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Carol Stewart of Chinara Enterprises has developed a template for the Royal Borough of Kingston Upon Thames to evaluate and monitor the Social Worker standards, this template is being used nationally.

Good social work can transform people’s lives and protect them from harm. In order to achieve consistently high outcomes for service users, social workers must have the skills and knowledge to establish effective relationships with children, adults and families, professionals in a range of agencies and settings and members of the public.

Social workers need to be confident, articulate and professional with highly developed listening, oral and written skills. They also need stamina, emotional resilience and determination.

Evidence submitted to the Social Work Task Force highlighted the need for a set of standards and supervision framework for all employers of social workers. These standards and framework set out the shared core expectations of employers which will enable social workers in all employment settings to work effectively. Good supervision has been shown to provide more consistent outcomes for children, adults and families.

The Standards for Employers and Supervision Framework build on existing guidelines for employers of social workers, and it is envisaged that these expectations will be incorporated within the emerging self-regulation and improvement framework for public services. The standards will inevitably then inform the revised inspection frameworks that will be aligned to this developing approach to public service regulation.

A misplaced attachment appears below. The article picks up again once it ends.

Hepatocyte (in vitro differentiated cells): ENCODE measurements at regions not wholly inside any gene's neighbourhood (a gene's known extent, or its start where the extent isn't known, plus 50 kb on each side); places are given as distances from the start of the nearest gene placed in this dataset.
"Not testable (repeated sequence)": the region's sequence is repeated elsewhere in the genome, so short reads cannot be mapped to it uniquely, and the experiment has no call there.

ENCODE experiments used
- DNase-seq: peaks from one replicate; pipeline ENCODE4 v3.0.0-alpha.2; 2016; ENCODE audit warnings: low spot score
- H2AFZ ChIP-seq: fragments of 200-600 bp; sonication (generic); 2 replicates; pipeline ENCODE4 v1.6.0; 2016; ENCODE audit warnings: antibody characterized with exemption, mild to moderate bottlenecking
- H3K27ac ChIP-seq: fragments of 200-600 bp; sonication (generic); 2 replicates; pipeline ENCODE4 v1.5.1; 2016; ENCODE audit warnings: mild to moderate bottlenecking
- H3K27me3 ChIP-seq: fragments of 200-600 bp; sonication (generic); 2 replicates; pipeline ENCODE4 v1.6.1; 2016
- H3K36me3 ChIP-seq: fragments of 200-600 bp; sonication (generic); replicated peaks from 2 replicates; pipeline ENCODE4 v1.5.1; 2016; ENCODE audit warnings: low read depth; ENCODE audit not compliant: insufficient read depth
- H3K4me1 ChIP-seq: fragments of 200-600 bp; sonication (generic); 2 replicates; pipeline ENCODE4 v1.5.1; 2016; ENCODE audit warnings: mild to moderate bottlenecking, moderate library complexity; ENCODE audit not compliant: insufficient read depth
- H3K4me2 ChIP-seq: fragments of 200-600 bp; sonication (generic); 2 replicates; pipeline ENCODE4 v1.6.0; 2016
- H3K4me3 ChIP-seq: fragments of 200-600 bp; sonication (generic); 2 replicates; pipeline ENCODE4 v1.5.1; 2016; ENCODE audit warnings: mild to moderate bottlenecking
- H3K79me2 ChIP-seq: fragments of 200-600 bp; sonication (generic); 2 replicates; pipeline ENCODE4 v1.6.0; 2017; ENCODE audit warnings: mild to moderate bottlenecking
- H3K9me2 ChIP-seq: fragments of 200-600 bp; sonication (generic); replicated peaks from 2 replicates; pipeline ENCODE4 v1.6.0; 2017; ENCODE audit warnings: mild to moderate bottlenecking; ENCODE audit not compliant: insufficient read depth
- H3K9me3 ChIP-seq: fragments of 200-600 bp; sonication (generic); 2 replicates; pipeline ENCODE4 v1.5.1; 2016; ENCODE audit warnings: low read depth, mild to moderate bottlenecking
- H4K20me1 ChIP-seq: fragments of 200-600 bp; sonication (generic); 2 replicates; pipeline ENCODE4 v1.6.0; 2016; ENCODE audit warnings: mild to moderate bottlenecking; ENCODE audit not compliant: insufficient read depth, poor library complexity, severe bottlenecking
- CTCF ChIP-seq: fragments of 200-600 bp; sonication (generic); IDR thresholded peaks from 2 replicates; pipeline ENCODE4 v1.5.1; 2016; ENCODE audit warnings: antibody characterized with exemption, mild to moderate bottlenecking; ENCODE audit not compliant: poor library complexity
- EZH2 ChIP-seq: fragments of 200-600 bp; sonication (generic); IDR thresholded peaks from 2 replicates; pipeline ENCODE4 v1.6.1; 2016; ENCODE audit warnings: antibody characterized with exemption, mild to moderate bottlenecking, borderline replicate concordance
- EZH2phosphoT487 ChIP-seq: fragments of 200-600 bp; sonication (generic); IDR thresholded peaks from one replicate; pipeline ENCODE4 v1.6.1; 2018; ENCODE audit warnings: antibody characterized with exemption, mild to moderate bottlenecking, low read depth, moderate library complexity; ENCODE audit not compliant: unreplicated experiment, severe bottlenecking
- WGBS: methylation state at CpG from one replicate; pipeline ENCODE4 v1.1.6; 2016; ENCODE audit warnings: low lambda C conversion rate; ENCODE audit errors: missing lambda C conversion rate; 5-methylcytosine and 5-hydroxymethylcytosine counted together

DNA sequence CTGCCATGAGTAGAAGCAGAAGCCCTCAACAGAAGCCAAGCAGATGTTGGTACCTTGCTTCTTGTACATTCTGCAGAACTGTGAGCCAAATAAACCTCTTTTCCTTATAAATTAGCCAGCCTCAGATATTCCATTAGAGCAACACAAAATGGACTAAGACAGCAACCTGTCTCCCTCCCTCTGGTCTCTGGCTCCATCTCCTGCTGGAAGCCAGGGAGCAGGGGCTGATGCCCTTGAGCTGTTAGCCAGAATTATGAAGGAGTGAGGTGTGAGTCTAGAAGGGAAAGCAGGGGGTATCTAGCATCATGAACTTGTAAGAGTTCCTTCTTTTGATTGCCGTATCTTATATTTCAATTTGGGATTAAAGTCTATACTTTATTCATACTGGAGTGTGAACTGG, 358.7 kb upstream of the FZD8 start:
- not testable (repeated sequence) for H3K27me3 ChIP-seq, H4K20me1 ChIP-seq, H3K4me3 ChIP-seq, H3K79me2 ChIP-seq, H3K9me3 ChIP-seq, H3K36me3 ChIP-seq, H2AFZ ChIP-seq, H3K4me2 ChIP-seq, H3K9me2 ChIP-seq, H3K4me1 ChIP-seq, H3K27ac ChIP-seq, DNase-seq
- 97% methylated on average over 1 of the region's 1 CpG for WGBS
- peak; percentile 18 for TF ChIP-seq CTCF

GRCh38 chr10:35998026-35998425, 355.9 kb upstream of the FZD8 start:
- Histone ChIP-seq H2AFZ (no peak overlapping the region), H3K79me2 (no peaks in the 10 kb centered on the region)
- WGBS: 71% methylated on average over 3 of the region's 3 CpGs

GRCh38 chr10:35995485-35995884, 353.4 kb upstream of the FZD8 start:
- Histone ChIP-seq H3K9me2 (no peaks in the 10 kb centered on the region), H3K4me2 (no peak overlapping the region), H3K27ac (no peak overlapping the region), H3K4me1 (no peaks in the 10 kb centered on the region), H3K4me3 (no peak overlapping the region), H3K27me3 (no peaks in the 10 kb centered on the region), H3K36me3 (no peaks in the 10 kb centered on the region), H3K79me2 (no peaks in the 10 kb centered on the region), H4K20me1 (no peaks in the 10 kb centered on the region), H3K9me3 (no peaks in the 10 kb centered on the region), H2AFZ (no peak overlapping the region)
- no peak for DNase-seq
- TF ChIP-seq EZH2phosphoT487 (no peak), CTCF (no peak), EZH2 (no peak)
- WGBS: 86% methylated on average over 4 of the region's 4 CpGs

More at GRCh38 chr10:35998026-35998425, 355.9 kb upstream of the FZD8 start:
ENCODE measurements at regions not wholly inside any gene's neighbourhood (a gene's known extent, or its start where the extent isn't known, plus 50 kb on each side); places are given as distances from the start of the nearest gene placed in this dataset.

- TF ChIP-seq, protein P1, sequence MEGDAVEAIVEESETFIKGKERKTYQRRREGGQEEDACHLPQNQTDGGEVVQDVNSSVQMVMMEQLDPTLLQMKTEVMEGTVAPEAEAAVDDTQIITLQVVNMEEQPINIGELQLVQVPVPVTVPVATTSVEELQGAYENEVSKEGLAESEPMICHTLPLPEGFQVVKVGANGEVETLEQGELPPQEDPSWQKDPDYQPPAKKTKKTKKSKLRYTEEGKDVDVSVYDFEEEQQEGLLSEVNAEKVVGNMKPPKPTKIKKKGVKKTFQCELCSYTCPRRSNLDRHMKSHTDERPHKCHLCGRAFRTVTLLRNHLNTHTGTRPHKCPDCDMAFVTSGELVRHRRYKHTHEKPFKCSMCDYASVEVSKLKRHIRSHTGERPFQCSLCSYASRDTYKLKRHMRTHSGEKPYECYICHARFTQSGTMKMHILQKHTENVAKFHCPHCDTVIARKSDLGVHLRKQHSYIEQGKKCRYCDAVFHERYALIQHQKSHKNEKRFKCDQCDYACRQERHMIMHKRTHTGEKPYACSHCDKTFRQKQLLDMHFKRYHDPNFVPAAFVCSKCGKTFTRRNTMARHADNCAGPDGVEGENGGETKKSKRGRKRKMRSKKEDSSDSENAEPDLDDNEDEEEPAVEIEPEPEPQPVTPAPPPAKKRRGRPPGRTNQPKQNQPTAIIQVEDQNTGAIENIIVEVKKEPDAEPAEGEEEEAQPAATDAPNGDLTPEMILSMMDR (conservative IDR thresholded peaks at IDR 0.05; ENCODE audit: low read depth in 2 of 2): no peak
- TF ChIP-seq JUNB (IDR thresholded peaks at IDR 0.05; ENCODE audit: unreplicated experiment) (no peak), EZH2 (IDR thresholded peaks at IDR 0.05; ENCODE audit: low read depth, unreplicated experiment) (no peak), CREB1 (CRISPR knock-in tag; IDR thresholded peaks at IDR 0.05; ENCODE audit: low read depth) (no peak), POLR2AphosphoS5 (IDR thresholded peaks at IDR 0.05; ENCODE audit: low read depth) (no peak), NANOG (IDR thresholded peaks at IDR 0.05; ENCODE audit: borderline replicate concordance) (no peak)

The standards apply to all employers and relate to all registered social workers that they employ, including managers and student social workers within the organisation. However, the landscape in which social work is delivered is changing. Social workers may be sourced through an employment agency, may provide their services as independent social workers on a locum or consultancy basis, and may be employed in the statutory, private, voluntary or independent sector, as well as in other organisations such as higher education institutions. Employment arrangements and responsibilities have become more complex but it is expected that these standards will be relevant to and adopted in all settings in which social workers are employed.

Employers should ensure that their systems, structures and processes promote equality and do not discriminate against any employee.

All employers providing a social work service should establish a monitoring system by which they can assess their organisational performance against this framework, set a process for review and, where necessary, outline their plans for improvement.

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